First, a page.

An X-E reader sent this to me a while back - Mortal Kombat: The Animated Video. You know, when I first got MK-II for my Super Nintendo, I was always taken aback by how well they were able to parlay Jade's nipples into video game technology. I've been curious if they could pull it off the same with a cartoon, but sadly, there's no Jade here. This is basically a teaser video meant to get kids interested in seeing the live action Mortal Kombat movie. The adventure mixes standard toon fare with CGI-enhanced animation, and generally follows the plot of the film. Of course, since the whole point was promoting the film, they don't give away too much here. Just when the action starts getting good, the cartoon ends, and a big graphic suggesting that you 'see the movie' pops up.
The video's running time is mostly composed of ad spots for the movie, ad spots for the stupid Mortal Kombat fan club, ad spots to see Mortal Kombat LIVE (Broadway I presume), ad spots for the MK video games, ad spots for Goro's uncle's auto body shop, ad spots for Sonya Blade's chosen charities, and yes, more ad spots. I'm not sure what to make of it, but I've got this sudden urge to play Mortal Kombat. I've always been a sucker for marketing sublety.
I never got too heavily engaged with any of the Kombat video games, mostly because I could never pull off a 'Fatality,' and if you can't do that, what's the point in playing? I would've settled for a Babality, but even that was beyond my feeble grasp. I loved the movie though. There's something about dressing up Christopher Lambert like a new age jazz musician that's just totally endearing. And even if you don't think so, he shoots lightning out of his eyes just to make sure he's a crowd pleaser on all fronts.
With that, here's my review. Again, if you've seen the movie, you've pretty much seen this tape. Still, there's a few gems here that further explain the origins of some of the characters, and God knows I've been living under a rock - Goro had a brother? Man, after his mother went through the pain of giving birth to a creature with four huge alien arms, you'd think she'd get her tubes tied right then and there. Goro's lucky he had a trampy mom.
The show starts by skipping all the preliminary bullshit found in the live action movie - our heroes are already on that weird boat on their way to Shang Tsung's tournament. There's Liu Kang, some kind of monk from the Wahsboad Shomack Order. There's Sonya Blade, a detective on the trail of elusive criminal Kano, who never appears in the cartoon. Sonya looked great in the movie, but not so much here. Seems someone switched the animator's template picture of Sonya with either a bulldog or a guy who looks like a bulldog.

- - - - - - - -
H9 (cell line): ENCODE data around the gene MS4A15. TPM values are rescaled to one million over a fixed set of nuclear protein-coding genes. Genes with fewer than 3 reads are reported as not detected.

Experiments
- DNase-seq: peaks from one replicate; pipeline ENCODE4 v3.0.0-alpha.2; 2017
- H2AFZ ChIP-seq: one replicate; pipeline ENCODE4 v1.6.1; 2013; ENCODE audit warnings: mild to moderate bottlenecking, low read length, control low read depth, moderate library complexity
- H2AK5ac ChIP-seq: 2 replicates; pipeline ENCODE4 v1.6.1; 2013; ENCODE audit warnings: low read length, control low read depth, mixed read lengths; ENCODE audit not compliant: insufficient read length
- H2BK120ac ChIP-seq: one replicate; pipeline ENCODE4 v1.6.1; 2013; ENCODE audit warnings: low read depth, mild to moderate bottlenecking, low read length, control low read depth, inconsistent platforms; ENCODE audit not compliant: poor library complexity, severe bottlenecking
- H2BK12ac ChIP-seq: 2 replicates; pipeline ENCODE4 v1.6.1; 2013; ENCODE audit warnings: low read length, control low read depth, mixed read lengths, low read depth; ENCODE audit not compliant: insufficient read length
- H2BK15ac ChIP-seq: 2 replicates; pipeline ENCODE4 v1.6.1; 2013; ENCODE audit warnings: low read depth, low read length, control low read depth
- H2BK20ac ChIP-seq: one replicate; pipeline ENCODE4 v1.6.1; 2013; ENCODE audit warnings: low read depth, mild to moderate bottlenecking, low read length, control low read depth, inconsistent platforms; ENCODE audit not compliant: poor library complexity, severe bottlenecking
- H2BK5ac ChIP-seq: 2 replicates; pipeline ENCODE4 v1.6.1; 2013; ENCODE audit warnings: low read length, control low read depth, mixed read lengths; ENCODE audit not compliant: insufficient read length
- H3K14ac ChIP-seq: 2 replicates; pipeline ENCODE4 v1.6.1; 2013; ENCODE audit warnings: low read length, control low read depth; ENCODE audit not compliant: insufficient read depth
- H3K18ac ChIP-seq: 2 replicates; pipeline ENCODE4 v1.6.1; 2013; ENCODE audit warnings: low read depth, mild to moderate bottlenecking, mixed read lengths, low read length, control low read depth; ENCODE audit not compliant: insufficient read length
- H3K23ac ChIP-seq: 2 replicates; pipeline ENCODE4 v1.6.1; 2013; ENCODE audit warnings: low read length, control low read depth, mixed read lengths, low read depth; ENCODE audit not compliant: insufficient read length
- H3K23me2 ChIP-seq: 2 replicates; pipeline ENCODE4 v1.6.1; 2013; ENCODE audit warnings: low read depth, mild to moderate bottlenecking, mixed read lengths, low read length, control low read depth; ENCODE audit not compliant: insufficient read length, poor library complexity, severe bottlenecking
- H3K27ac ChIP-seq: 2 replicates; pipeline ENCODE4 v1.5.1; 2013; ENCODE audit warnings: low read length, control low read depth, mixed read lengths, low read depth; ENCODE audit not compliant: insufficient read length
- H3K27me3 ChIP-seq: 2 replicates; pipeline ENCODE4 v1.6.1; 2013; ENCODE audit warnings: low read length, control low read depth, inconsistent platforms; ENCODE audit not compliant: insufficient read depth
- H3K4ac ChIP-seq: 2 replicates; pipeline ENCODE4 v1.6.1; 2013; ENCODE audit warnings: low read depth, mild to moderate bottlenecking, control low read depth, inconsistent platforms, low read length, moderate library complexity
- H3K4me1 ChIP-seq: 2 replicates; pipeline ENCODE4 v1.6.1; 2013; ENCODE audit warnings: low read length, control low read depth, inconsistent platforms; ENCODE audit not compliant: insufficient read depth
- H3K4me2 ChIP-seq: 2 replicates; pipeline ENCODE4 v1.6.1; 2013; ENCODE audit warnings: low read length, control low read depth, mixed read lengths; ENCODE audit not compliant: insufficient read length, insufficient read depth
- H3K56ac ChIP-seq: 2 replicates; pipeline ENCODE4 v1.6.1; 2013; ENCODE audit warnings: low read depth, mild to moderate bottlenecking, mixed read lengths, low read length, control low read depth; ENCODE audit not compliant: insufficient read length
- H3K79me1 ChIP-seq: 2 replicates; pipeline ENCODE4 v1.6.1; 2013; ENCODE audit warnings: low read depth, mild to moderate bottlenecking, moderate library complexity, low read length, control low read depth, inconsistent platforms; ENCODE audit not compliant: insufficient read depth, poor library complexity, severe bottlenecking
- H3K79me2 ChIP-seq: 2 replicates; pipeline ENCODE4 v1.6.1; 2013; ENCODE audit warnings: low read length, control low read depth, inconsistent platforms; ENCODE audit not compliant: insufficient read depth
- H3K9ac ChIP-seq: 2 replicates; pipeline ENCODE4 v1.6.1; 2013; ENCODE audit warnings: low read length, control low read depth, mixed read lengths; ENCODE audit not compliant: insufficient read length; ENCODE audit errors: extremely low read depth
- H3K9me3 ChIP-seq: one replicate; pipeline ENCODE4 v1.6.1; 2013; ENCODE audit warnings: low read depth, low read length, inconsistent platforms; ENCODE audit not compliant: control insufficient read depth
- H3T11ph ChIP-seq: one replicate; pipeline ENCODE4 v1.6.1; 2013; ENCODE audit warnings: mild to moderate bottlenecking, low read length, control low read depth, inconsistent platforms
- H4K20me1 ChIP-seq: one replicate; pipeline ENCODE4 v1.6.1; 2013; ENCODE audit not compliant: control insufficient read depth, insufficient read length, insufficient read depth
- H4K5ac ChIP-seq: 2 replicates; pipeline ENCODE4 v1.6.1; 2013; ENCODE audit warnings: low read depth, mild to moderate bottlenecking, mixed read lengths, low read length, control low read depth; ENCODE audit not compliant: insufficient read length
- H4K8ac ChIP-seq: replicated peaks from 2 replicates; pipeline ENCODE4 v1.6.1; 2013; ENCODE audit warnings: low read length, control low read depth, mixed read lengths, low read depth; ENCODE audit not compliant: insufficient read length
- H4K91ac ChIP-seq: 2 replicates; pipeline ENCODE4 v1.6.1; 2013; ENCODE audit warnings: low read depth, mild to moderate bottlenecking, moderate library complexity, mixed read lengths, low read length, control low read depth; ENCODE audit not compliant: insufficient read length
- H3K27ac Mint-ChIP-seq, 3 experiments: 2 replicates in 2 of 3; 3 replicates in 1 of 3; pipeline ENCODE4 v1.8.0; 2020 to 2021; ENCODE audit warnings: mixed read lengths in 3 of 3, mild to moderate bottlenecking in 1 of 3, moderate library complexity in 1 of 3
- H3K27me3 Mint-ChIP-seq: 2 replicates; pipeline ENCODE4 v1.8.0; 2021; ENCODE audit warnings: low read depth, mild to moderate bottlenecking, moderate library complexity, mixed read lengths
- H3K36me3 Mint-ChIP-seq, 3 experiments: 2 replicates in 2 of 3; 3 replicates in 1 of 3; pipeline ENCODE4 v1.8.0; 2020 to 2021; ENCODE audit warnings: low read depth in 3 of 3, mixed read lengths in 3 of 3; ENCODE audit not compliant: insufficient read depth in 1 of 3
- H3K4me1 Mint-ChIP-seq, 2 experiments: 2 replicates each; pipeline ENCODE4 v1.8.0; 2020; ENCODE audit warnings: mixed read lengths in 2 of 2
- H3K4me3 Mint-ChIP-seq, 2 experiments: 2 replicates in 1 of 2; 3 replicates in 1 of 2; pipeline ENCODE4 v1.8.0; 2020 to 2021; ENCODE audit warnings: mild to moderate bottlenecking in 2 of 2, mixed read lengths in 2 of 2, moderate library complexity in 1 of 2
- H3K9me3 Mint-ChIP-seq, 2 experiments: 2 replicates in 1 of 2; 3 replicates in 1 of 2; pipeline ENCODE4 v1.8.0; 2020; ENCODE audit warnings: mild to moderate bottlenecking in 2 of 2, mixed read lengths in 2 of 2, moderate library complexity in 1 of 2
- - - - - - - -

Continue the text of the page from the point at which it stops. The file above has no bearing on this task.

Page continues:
Rounding out the good guys is Johnny Cage - a Hollywood action star who wants to prove that he's the real deal to his fans by winning a legitimate fighting tournament. Of course, since nobody on Earth has heard of this tournament for the past 900 years, Johnny's master plan is a bit flawed. On the upside, he wears the same kind of sunglasses people do when they go skiing. Can we take this to mean there's an upcoming Mortal Kombat Super Snowball Fight scene on the horizon? I hope so!! Teams! I call first! I get Sub-Zero! No backsies!
Shang Tsung looks like shit in the cartoon. I don't know how they fucked him up since he always looked so great and menacing in the games and in the movie, but here he looks like he should be selling Rand Peltzer a mogwai. He's your main villain, a demon sorcerer who's trying to open the dimensional gates between our world and the Outworld. What happens if the Outworld guys come here? Less available subway seats. It'll be mayhem.
There's two of Shang's minions, Sub-Zero and Scorpion. They're sworn enemies, working together only because they both fear Shang and don't want him to turn them into frogs or something. We'll learn a bit more about these guys later, but here's the basics: Sub-Zero won a death battle against Scorpion sometime back. It's pretty obvious since he's the one who got to keep the cool blue suit. Scorpion returned to life as a specter, and can only rest in peace if he avenges his loss against Sub-Zero. Wow, this story has layers! You won't see that on The Wild Thornberries, kids! Both similarly skilled and sized, Scorpion is just waiting for the right opportunity to rip Sub-Zero's spinal cord out his ass.
Oh yeah, they have super powers, too. Sub-Zero can throw devastating magic snowballs, which either critically injure his adversaries, or flat out turn them into an ice statue. So that's how the cruise liners and wedding caterers get those things! Scorpion's powers are a little stranger - he's got this alien snake hook thing that flies out of his hand. Not exactly the super power I'd personally dream about, but it gets the job done.
Before Sub and Scorp can kill anyone, Rayden materializes and yells at Shang Tsung for breaking the tournament's sacred rules. Rayden is the God of Thunder, and the protector of the Earth realm. His job is to get our heroes safely into the tournament, and to teach them how to believe in themselves. No really, that's his job. Rayden has the incredibly ability to control the weather, and while that usually ends up with a few scattered lightning bolts, he can also create rain. This explains why he turned his head into a giant wacky umbrella.